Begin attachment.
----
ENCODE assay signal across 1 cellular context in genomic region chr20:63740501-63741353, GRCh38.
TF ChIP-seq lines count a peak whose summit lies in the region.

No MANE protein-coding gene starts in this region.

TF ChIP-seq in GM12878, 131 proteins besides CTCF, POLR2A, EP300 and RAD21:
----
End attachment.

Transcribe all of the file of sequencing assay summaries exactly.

ENCODE assay signal across 1 cellular context in genomic region chr20:63740501-63741353, GRCh38.
TF ChIP-seq lines count a peak whose summit lies in the region.

No MANE protein-coding gene starts in this region.

TF ChIP-seq in GM12878, 131 proteins besides CTCF, POLR2A, EP300 and RAD21: